2. Launch a platform to train female students for leadership.
  3. Develop working connections with NGO’s and other national and international organizations.
  4. Facilitate outreach to disseminate information on gender studies widely.
  5. Further an international perspective for ASU members.

Harnessing Social Media and Technology in Armenia to reach CGSL GOALS

In this section, I highlight how CGSL (Center for Gender and Leadership Studies) proposes to use social media to meet its program objectives.

Introduce the CGLS to the nation and the world

Established in 2012, the CGLS was charged with communicating its mission and program to potential students, researchers, and the broader community.  From the outset, a controversy ensued over the use of the term “gender,” a term historically associated with homosexuality and “immorality” in Armenia.  The word “gender” continues to be construed in radical terms by the broader community, often triggering hostility.  Nevertheless, the Center has persisted in using the term “gender” to educate its citizens.  According to Dr. Margarete Fonow, a Gender Studies expert at ASU, this controversy is not unique to Armenia.  Thus, the Center’s task is to inform and help educate the society at large—the public, educators, and the Government—to help them adopt a more “accepting” view of gender studies. To achieve these goals, the CGLS has a website that is now part of the website and available in Armenian and English.  The website contains educational resources, publications, announcements, a calendar for upcoming programs, and links to their monthly newsletter.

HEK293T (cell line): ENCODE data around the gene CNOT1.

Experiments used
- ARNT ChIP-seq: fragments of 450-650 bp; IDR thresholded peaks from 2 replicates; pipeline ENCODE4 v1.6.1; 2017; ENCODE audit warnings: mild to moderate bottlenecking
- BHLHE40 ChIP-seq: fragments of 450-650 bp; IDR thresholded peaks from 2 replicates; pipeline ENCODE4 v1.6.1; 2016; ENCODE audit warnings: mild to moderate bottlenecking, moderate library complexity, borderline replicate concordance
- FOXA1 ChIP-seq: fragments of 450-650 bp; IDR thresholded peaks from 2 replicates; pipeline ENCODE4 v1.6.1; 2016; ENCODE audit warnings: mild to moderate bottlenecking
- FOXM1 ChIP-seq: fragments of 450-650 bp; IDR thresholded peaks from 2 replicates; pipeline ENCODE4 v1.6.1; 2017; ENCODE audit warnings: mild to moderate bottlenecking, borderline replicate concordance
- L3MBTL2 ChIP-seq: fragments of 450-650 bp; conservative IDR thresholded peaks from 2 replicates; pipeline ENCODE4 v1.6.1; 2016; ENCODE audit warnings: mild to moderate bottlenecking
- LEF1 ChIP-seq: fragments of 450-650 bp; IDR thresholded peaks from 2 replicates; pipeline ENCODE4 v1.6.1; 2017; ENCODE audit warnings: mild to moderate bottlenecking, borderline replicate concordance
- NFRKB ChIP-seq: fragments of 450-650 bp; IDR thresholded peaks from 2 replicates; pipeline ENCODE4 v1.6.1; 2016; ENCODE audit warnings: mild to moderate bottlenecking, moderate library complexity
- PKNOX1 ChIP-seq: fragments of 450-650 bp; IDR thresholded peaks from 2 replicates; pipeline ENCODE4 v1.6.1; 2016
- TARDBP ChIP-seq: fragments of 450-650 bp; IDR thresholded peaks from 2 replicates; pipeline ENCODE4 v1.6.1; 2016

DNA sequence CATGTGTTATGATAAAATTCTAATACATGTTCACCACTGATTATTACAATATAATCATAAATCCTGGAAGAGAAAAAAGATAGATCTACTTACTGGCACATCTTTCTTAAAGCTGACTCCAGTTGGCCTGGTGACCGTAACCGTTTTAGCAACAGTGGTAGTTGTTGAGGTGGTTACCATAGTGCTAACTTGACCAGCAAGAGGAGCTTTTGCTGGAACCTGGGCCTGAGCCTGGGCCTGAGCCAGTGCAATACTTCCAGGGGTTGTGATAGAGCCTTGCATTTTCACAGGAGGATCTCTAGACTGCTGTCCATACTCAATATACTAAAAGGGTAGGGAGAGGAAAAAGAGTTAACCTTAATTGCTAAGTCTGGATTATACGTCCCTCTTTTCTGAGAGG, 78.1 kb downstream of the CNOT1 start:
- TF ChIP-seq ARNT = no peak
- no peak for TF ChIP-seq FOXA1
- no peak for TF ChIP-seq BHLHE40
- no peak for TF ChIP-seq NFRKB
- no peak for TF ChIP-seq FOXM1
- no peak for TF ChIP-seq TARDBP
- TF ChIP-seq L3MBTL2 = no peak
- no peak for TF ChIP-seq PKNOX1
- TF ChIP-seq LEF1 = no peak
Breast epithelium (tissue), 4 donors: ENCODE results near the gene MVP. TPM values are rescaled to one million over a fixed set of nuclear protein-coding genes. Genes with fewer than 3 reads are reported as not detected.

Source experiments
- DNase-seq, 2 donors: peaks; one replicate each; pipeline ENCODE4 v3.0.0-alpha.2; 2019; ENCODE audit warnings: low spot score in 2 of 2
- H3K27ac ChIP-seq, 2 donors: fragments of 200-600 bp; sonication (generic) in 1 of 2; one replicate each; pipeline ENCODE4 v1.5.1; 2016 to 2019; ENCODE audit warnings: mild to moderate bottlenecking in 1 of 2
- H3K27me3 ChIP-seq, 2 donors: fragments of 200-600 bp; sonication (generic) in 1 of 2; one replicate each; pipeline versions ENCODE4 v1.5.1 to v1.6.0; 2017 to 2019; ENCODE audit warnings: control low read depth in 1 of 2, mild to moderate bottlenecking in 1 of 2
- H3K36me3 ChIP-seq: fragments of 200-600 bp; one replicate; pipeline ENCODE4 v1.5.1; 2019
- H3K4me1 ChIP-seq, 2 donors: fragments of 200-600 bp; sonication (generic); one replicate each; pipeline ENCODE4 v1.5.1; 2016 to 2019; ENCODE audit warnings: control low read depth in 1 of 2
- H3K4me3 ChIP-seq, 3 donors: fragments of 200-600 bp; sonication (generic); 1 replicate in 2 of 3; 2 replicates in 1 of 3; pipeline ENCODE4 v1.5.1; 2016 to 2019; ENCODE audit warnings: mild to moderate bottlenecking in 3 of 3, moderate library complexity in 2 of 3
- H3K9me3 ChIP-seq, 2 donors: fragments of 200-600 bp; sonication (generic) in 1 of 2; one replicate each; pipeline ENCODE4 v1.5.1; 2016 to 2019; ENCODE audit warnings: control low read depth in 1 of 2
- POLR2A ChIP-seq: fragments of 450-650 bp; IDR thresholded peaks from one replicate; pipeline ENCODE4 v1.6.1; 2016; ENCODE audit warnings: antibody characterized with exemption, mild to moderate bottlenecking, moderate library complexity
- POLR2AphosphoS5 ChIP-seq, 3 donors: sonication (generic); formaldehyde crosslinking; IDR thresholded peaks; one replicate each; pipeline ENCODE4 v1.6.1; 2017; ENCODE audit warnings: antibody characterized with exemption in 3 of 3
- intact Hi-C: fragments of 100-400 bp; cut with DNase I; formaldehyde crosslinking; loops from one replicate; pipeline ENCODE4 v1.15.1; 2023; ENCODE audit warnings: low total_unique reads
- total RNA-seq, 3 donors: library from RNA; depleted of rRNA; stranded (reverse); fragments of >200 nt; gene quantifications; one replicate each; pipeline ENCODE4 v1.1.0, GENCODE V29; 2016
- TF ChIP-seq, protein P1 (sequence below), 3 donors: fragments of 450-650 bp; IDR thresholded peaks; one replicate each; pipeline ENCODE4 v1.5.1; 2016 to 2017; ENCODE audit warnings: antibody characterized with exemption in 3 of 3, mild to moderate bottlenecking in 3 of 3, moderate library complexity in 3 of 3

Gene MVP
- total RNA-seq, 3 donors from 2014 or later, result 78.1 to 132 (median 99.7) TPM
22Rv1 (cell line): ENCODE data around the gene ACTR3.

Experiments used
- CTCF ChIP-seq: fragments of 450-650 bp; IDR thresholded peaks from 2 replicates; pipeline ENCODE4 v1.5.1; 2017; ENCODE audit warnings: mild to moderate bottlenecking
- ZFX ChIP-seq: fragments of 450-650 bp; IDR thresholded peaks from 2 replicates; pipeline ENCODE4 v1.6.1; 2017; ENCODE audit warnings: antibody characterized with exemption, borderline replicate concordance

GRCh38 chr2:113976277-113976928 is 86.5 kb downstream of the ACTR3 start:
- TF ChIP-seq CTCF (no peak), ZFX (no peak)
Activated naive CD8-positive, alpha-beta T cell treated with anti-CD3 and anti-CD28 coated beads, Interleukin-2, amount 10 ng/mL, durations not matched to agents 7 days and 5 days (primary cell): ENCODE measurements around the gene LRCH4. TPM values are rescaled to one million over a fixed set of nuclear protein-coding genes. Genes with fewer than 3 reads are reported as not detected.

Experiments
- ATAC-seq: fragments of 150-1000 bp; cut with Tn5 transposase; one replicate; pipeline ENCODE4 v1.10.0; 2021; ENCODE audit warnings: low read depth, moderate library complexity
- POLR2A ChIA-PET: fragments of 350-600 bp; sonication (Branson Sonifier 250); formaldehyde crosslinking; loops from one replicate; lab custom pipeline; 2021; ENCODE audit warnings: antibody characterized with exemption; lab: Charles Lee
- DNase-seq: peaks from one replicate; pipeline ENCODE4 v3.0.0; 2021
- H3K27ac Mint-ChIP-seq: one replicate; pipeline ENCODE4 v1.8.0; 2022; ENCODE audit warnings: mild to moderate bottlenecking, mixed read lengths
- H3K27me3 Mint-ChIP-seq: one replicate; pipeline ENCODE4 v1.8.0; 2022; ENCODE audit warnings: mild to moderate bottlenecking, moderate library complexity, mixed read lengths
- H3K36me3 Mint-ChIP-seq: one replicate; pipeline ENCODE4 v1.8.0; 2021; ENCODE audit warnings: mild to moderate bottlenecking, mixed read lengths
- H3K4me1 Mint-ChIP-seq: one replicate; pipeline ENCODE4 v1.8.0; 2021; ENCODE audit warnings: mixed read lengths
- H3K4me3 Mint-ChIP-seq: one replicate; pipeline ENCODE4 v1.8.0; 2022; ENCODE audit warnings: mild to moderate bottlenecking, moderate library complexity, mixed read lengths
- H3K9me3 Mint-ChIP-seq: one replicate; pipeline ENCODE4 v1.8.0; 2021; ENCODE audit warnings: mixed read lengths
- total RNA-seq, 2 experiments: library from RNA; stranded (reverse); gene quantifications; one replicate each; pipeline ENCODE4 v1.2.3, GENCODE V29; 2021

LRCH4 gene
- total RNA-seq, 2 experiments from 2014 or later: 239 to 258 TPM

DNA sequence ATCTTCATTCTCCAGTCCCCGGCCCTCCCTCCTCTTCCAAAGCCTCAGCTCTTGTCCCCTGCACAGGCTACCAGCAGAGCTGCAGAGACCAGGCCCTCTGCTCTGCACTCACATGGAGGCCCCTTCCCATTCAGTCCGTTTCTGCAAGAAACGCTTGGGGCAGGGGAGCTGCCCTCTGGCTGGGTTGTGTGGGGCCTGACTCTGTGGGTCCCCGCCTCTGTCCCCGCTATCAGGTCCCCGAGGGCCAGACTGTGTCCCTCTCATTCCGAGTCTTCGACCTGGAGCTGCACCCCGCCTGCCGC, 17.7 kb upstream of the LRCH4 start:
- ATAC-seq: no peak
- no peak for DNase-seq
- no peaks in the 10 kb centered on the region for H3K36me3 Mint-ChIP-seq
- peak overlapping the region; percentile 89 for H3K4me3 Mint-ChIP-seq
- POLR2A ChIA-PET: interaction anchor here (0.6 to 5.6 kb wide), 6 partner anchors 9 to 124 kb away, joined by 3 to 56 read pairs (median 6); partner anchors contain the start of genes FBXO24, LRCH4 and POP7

Establish national and international networks to support important work

The Center’s Facebook page is updated frequently with shared news, research stories, photographs taken at recent events sponsored by the Center, and announcements about upcoming training seminars and conferences.  Most people reached via Facebook reside in Armenia; however, people internationally also view the Center’s Facebook page.  It is hoped that the Facebook page will eventually draw individuals from abroad to the program.

Strengthen Armenian Women’s Voices by Dispelling Myths and Fears

Empower women to seek leadership positions